Brussels, 3 December 2013
New EU support to reduce illegal killing of elephants and other endangered species in developing countries
Today, the European Union has decided to support a programme that will improve the protection of elephants, great apes and rhinos in Africa as well as other species such as marine turtles in the Caribbean and the Pacific. It will strengthen the monitoring of animal populations and poaching, help to improve law enforcement in the fight against illegal killings through training and operational support and establish an emergency response system for sudden increases in illegal killing and trade.
European Commissioner for Development Andris Piebalgs commented: “Illegal killing of endangered species is currently one of the major threats to wildlife in African, Caribbean and Pacific countries. It involves heavily armed and organized criminal networks, which contribute to insecurity and therefore hamper development. This calls for a coherent approach with a view to tackling the threats both to biodiversity and security in these three regions.”
European Commissioner for Environment Janez Potocnik said: “This new programme shows that the EU, in partnership with ACP countries, is ready to strengthen its efforts to combat wildlife trafficking and reduce its devastating impacts on biodiversity. I particularly welcome the focus on better enforcement of CITES rules, which will help countries reinforce their capacity in that area. However, given the recent dramatic increase in demand for illicit wildlife products and the fact that wildlife crime has also become a serious threat to security, political stability, natural resources and the rule of law, the EU needs to consider whether its current approach is sufficient in tackling the many different facets of this issue.”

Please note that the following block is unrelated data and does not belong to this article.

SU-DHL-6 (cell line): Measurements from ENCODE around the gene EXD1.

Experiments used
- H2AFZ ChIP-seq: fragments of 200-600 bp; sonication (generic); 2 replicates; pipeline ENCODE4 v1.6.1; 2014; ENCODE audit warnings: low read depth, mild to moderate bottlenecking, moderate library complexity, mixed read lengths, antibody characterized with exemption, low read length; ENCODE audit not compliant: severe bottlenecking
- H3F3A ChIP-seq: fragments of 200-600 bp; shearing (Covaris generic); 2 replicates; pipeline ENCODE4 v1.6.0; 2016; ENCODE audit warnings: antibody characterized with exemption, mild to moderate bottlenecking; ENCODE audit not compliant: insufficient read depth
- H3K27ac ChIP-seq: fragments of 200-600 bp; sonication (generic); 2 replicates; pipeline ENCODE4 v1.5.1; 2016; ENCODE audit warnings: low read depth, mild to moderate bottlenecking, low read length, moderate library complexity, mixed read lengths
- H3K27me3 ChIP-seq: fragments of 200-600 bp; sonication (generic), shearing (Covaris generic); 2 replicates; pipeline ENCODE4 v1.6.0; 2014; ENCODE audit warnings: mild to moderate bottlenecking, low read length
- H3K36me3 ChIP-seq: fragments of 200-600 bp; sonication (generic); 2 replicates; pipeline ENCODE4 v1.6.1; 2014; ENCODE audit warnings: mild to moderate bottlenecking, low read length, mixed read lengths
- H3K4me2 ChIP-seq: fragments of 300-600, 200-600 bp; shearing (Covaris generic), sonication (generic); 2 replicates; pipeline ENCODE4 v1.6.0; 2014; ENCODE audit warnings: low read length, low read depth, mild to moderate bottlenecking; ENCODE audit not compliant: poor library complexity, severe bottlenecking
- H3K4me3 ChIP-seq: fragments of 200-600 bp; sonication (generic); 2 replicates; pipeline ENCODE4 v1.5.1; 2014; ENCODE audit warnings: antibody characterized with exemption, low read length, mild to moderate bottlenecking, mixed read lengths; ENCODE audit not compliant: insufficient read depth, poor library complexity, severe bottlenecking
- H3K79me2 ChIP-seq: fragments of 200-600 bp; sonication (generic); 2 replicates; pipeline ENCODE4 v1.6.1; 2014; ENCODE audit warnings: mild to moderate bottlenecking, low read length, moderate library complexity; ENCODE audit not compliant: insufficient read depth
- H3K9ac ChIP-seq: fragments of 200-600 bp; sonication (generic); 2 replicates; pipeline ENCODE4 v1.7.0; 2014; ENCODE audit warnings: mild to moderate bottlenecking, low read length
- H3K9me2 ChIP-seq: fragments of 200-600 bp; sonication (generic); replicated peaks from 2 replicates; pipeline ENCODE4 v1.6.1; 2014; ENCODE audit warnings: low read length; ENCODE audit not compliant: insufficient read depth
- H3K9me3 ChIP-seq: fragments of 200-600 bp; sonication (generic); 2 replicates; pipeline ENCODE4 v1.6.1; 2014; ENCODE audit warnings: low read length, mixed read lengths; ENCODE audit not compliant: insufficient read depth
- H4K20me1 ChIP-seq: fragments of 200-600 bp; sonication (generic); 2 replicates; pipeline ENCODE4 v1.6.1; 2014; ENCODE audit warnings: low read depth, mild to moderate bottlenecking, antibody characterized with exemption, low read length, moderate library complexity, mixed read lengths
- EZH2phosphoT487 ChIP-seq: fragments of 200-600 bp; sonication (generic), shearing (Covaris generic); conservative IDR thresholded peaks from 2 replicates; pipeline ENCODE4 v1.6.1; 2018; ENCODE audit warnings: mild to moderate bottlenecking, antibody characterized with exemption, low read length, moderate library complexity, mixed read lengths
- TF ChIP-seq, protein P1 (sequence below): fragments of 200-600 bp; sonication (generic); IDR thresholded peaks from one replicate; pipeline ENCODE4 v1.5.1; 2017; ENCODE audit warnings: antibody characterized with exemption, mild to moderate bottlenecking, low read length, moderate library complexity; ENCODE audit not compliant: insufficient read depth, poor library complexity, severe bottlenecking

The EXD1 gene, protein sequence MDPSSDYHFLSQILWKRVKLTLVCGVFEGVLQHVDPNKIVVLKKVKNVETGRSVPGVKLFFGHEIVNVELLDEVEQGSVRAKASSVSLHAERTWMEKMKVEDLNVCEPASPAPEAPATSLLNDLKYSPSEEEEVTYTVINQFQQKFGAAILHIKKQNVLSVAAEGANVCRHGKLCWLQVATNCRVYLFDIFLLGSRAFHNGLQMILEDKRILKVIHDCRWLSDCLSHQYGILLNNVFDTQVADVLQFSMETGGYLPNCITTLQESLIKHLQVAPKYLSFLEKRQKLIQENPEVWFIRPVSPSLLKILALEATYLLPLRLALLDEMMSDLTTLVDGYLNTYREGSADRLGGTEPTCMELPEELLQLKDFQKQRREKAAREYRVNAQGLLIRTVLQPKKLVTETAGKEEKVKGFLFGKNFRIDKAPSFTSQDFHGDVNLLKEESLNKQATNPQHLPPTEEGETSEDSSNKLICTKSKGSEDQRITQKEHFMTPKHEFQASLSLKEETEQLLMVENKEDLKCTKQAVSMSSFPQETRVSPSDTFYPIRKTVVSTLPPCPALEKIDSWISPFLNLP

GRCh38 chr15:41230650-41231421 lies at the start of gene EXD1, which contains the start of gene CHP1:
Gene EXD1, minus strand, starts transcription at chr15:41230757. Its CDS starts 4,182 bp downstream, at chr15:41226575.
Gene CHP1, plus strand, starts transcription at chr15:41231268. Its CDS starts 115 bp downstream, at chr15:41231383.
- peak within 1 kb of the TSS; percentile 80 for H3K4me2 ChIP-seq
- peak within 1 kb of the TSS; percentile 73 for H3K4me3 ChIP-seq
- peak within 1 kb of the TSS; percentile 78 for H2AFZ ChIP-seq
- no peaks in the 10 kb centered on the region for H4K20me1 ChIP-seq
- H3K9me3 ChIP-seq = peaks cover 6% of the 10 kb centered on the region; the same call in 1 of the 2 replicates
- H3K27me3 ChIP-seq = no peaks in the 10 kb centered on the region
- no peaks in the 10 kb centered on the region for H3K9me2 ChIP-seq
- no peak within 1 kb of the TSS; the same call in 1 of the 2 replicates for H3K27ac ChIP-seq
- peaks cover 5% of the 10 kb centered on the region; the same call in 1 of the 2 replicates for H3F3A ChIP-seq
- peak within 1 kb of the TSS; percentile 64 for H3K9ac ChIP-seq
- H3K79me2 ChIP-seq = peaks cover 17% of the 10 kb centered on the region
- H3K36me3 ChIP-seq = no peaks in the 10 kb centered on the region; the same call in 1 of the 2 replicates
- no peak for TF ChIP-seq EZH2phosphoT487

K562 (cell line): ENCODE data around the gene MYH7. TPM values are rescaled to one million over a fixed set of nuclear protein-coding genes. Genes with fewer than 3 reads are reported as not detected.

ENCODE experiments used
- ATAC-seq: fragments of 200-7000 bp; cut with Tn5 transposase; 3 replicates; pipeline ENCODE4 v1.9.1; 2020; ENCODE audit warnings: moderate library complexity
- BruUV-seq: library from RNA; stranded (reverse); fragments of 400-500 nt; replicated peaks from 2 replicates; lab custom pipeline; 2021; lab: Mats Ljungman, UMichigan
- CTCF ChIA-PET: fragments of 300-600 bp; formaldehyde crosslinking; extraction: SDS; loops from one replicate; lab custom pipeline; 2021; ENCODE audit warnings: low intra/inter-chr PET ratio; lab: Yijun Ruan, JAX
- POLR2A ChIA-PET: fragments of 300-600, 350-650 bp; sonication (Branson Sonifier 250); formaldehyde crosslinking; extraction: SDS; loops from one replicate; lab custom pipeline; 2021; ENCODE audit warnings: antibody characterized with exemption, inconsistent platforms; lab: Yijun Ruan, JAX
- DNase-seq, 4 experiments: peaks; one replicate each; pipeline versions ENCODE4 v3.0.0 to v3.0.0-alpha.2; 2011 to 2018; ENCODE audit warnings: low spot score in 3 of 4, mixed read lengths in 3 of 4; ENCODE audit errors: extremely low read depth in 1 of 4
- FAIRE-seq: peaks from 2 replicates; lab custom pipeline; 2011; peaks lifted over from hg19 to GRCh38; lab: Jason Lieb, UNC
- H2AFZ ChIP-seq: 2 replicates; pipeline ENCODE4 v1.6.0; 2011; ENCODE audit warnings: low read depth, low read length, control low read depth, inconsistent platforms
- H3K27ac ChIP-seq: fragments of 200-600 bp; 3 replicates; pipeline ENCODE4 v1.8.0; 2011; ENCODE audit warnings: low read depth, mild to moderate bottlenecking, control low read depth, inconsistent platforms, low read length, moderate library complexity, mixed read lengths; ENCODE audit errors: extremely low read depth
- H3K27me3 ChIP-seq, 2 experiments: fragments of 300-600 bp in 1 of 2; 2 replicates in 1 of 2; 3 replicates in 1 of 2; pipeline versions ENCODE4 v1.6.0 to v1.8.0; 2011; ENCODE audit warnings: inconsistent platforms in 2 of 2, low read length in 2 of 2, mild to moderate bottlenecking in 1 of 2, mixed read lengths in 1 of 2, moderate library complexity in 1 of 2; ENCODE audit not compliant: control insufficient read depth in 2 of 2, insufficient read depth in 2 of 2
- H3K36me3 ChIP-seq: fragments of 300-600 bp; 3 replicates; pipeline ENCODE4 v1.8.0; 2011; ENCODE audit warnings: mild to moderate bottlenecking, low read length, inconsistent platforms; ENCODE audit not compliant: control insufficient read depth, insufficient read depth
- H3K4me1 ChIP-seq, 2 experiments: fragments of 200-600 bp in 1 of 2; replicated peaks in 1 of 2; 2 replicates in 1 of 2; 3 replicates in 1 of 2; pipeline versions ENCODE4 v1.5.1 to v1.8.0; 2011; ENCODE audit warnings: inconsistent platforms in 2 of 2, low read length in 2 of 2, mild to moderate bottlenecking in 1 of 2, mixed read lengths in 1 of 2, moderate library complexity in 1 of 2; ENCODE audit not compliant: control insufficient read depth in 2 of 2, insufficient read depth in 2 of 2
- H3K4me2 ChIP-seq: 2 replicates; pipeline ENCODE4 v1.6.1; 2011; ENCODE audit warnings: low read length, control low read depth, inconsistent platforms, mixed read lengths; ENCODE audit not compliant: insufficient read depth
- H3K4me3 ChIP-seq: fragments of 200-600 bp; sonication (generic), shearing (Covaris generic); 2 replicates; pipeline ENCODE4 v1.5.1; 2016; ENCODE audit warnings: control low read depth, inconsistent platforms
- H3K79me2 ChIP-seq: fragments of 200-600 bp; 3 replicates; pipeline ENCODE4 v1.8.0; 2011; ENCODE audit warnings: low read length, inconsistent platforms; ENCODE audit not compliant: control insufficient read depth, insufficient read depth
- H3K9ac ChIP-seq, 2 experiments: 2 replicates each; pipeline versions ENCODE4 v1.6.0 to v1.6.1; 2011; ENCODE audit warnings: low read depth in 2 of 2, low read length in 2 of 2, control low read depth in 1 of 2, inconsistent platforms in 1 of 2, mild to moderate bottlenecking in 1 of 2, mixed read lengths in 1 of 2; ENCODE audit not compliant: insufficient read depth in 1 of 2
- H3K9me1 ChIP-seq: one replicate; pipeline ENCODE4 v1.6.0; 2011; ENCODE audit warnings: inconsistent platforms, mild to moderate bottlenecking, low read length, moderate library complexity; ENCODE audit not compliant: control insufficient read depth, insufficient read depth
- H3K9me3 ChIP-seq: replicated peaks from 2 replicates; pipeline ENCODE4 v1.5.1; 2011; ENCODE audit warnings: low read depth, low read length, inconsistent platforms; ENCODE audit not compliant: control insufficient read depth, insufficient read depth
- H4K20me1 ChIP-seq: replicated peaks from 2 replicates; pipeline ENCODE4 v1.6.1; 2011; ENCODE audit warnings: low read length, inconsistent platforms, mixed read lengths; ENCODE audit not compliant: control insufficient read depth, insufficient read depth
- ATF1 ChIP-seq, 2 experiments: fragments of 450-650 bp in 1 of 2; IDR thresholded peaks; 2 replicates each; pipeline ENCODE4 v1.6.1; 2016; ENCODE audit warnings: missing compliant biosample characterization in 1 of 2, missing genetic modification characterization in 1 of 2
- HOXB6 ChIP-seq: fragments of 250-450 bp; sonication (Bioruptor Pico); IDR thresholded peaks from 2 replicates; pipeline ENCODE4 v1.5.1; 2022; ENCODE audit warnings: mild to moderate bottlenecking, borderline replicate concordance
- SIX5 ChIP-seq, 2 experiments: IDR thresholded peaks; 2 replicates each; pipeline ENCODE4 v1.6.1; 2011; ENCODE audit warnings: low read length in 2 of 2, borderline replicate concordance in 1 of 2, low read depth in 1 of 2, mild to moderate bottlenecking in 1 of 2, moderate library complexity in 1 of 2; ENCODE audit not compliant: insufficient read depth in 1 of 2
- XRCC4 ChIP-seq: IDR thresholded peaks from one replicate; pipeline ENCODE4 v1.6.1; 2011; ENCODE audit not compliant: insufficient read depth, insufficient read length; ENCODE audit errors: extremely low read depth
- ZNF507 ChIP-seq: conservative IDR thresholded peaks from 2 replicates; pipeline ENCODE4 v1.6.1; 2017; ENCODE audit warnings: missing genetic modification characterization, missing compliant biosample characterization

The new project “Minimising the Illegal Killing of Elephants and other Endangered Species (MIKES)” builds on an existing similar project which has existed since 2001: It has successfully documented alarming increases of elephant poaching and highlighted the need to act against escalating international illegal trade in elephant ivory. According to the project’s data, in 2012 around 22,000 elephants were illegally killed across the African continent. This figure exceeds the numbers by which elephant populations grow, suggesting that their overall number is declining. Illegal ivory trade is also on the rise: 2011 also saw the seizing of a record 35 tons of ivory.
African, Caribbean and Pacific countries boast high levels of biodiversity and some of the rarest species of life on the planet, such as rhinos, great apes and marine turtles. The new “MIKES” project will improve the system of monitoring biodiversity and threats to it and extend coverage from elephants to other rare species. In order to fight illegal killing, it will, among other things, provide law enforcement training, technical support for setting up patrol systems, and concrete operational support where required. An emergency response mechanism will be created to allow MIKES to respond to sudden increases in the illegal killing and/or international trade in elephants and other species.
“Minimising the Illegal Killing of Elephants and other Endangered Species (MIKES)” is financed from the 10th European Development Fund with €12.3 million and will run in the period 2014-2018. It will be implemented by the Convention on International Trade in Endangered Species of Wild Fauna and Flora (CITES) in collaboration with 31 African elephant range States as well as in selected protected area sites in the Caribbean and Pacific regions.
Today's announcement comes during the African Elephant Summit (2-4 December), which is held in Gaborone, Botswana. The event aims to work towards urgent measures to address the upsurge in poaching of the African elephant and in illegal ivory trade.
For further information
Website of the European Commissioner for Development, Andris Piebalgs:
Website of EuropeAid Development and Cooperation DG:
Website of European Commissioner for Environment, Janez Potočnik:
Websites of DG Environment: